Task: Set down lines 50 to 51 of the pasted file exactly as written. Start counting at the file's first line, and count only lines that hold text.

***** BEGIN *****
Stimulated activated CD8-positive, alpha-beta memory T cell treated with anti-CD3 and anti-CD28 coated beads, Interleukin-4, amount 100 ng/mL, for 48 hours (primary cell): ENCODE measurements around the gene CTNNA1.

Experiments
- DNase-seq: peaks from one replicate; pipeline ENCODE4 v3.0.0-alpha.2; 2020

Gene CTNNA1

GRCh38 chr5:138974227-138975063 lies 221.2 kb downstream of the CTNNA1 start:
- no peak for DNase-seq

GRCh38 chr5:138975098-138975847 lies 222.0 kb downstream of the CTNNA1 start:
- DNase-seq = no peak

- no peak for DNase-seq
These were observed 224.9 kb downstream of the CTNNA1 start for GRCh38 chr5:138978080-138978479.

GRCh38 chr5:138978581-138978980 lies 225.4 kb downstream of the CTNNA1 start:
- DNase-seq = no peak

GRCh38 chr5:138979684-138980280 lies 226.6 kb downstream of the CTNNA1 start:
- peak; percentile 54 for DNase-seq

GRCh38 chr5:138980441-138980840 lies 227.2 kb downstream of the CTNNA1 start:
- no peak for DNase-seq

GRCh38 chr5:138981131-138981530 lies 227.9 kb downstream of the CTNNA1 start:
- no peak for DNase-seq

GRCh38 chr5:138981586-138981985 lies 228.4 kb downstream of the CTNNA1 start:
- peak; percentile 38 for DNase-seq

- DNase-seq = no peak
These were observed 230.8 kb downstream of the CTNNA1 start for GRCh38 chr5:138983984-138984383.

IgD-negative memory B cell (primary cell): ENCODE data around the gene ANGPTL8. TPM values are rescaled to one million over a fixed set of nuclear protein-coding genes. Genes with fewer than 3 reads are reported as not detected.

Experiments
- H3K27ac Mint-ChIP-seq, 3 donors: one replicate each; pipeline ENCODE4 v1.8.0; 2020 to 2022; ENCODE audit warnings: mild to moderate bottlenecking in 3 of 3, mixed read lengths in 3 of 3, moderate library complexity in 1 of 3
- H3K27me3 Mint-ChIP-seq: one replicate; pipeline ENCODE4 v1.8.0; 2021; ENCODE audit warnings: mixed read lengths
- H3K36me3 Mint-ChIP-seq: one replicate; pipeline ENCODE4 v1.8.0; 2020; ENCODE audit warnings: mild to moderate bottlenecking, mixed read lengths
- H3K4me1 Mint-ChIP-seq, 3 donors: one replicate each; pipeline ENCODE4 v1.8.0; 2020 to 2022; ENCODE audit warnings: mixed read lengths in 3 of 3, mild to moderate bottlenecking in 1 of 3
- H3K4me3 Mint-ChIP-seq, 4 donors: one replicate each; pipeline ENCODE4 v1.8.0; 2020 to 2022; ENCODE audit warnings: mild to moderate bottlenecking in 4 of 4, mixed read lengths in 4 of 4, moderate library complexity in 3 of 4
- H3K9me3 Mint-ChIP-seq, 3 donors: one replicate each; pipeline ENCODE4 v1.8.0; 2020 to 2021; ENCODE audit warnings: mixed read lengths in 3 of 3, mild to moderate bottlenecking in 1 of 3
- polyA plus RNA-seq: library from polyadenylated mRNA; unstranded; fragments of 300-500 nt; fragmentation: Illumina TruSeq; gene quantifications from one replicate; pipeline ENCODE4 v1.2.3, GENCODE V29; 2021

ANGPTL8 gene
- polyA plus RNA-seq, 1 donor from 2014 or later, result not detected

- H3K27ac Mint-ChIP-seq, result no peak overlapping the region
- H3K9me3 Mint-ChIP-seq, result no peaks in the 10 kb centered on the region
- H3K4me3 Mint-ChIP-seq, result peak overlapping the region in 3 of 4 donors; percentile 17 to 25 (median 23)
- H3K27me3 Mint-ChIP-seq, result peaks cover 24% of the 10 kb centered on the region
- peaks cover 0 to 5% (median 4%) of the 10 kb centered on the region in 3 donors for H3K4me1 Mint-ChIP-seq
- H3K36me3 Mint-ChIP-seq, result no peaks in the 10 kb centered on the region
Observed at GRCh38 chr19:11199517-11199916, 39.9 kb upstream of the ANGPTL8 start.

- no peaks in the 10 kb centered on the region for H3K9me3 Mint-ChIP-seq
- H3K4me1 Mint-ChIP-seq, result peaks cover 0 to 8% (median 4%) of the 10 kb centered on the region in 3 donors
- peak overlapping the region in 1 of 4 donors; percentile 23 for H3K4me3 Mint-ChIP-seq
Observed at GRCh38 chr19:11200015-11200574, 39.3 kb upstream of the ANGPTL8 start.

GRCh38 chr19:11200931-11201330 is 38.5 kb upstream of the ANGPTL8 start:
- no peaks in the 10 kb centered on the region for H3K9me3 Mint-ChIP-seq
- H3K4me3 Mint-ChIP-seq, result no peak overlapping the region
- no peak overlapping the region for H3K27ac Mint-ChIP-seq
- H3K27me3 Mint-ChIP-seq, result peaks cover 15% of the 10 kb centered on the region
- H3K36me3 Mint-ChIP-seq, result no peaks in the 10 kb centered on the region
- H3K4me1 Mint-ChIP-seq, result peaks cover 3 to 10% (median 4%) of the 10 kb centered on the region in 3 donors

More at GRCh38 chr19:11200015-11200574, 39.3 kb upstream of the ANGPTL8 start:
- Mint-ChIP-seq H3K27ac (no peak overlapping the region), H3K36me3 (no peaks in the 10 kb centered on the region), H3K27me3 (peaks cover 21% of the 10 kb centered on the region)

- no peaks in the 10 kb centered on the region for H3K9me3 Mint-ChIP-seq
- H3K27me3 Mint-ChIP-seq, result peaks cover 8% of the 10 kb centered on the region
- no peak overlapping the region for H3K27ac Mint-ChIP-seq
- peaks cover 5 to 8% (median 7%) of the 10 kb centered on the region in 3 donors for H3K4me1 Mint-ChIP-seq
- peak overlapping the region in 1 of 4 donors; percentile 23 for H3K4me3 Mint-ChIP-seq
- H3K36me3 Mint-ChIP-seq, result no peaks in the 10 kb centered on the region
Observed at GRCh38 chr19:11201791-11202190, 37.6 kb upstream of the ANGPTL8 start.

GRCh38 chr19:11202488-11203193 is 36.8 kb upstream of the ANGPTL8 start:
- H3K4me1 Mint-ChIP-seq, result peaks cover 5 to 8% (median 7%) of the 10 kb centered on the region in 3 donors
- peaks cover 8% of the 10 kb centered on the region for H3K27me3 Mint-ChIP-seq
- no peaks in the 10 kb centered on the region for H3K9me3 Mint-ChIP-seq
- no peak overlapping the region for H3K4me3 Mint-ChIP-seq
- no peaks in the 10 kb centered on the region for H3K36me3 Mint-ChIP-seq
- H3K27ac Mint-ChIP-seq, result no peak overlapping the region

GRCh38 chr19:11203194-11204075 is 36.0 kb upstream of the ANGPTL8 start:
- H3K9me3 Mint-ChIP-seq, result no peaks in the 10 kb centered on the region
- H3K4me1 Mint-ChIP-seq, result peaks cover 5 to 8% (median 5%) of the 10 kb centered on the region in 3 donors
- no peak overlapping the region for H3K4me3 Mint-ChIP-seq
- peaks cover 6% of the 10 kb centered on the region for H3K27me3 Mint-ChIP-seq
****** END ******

- H3K36me3 Mint-ChIP-seq, result no peaks in the 10 kb centered on the region
- H3K4me1 Mint-ChIP-seq, result peaks cover 3 to 10% (median 4%) of the 10 kb centered on the region in 3 donors